Project 1: GPI protein sorting
GPI-APs are sorted to the apical membrane in several epithelial cell lines and associate with rafts during their transport to the plasma membrane. Our knowledge of how this occurs is only rudimentary. In this project we are using both microscopic and biochemical approaches to analyze the role of raft domains in sorting and trafficking of GPI-anchored proteins and to characterize the molecular components of the machinery.
One of our aims is to characterize the sorting, transport and arrival of GPI-anchored and transmembrane (TM) proteins to the plasma membrane of polarized epithelial cells.
Using fast confocal imaging based on the spinning-disc technology (Paladino et al., 2006) we analyze the site of sorting of apical and basolateral proteins and follow their segregation in living polarized cells seeded on filters. To this aim we have stably transfected two-colour GFP mutants fused to different apical and basolateral markers in MDCK cells. By using software of 3D reconstruction/tracking we will finely determined the areas of the Golgi where the two proteins bud and will track the post-TGN carriers in 3D allowing us to better understand where and when apical and basolateral GPI-APs are sorted. Furthermore, by using specific software of fluorescence quantization (e.g., volocity quantitation, matlab etc) we will investigate the properties of post-TGN carriers (as size, speed, content of fluorescent molecules).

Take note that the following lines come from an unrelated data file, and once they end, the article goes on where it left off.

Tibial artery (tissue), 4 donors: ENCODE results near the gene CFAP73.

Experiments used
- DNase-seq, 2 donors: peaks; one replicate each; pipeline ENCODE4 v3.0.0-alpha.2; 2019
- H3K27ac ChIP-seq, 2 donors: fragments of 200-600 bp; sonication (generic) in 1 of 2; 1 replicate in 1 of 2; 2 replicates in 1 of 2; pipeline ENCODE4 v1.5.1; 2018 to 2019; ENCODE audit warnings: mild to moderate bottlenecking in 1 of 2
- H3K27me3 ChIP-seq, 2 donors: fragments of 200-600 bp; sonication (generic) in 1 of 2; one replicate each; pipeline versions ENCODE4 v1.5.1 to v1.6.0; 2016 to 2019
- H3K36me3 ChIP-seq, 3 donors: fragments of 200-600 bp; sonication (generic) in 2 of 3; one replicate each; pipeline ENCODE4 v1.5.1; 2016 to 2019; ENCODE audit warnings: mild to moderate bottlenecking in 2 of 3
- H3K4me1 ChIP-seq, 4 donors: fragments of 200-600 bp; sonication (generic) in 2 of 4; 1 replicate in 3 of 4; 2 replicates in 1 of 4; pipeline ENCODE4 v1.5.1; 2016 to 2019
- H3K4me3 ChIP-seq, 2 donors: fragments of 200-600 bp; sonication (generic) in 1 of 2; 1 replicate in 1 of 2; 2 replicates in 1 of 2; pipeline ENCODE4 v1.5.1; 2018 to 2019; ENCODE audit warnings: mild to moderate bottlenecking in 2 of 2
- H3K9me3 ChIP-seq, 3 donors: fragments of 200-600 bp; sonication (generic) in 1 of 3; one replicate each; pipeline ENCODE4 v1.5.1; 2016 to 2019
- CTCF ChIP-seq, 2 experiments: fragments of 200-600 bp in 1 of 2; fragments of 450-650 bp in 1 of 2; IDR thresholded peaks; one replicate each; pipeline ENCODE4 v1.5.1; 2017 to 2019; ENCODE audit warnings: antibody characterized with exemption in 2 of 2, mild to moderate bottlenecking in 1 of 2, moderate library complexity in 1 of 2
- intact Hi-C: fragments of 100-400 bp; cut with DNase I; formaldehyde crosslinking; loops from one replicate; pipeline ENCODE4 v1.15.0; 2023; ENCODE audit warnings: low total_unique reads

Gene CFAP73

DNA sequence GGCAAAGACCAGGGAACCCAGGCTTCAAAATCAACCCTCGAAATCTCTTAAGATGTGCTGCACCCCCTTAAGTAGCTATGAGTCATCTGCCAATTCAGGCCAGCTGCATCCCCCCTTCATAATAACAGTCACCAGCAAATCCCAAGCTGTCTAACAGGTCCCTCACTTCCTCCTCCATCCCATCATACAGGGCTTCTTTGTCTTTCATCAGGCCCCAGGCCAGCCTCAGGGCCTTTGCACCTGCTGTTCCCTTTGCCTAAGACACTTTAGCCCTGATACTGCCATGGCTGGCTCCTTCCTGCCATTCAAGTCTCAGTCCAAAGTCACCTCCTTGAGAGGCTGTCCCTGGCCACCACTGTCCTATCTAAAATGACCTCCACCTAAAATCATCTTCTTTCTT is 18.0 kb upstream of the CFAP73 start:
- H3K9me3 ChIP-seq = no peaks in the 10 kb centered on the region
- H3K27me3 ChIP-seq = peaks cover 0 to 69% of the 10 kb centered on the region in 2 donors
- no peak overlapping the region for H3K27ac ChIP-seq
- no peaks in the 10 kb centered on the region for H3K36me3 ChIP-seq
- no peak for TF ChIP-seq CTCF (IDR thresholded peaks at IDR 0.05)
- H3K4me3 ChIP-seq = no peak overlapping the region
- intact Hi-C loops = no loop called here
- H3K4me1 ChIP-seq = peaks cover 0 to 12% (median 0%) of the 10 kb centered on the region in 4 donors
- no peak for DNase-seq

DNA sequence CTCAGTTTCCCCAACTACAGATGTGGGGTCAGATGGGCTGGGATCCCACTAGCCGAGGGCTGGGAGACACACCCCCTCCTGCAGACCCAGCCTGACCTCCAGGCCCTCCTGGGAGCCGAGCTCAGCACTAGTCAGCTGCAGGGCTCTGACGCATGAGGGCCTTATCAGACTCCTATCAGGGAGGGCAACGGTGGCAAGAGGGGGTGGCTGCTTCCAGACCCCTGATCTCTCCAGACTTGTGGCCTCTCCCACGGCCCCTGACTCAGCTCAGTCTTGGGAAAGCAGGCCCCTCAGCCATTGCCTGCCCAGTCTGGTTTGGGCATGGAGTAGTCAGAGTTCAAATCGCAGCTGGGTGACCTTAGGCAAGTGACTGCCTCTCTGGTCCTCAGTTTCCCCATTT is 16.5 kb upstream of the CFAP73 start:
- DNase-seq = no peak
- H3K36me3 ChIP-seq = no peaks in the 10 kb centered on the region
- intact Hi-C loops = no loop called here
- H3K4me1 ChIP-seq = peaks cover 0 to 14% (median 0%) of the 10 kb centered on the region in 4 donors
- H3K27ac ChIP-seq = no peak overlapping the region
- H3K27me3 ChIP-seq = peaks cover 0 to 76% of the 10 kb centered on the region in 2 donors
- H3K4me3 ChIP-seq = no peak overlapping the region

We have shown that association with rafts domains is not sufficient for apical sorting of GPI-APs which need to form high molecular weight (HMW) oligomeric complexes in the Golgi (Paladino et al., 2004; Paladino et al., 2007). The molecular machinery involved in this sorting event is investigated by using the above-described imaging approach in conditions of perturbation of lipids domains and or proteins components. We are also setting an RNAi screen to fish putative factors.
Fig. 1. GFP-GPI labelled Golgi and vesicles (top panel). 3D reconstruction of Golgi vesicles budding (center panel). Apical and Basolateral GFP/Cherry linked proteins at the Golgi (lower panel).
We are also studying the spatial organization and raft association of GPI-linked proteins both at the plasma membrane and in the TGN.
The majority of the data on raft-association of GPI-APs rely on the study of protein insolubility in non-ionic detergents and flotation to lighter fractions of sucrose density gradients together with DRMs (Brown and Rose, 1992). Although DRMs have been a good tool for defining properties of raft- and non raft-associated molecules they do not provide any information about the spatial organization of proteins in membranes (Zurzolo et al., 2003, Paladino et al 2004, Zurzolo and Paladino, 2009). One of our aims is therefore to better assess raft associations of apically and basolaterally sorted GPI-APs in FRT and MDCK cells at both plasma membrane and TGN levels. This will allow us to understand whether raft association is a prerequisite for apical sorting of GPI proteins and will tell us what is the spatial organization of these proteins in the Golgi and at the plasma membrane. To this aim we are using different imaging approaches, FRET and FRAP (Lebreton et al 2008) and super resolution microscopy (STORM and PALM). By using these combined approaches in control cells and different conditions perturbing the lipid metabolism and/or the cytoskeletal organization, we will be able to define both the spatial organization of different membrane proteins at the plasma membrane and at the Golgi and define the requirements for polarized sorting in living conditions.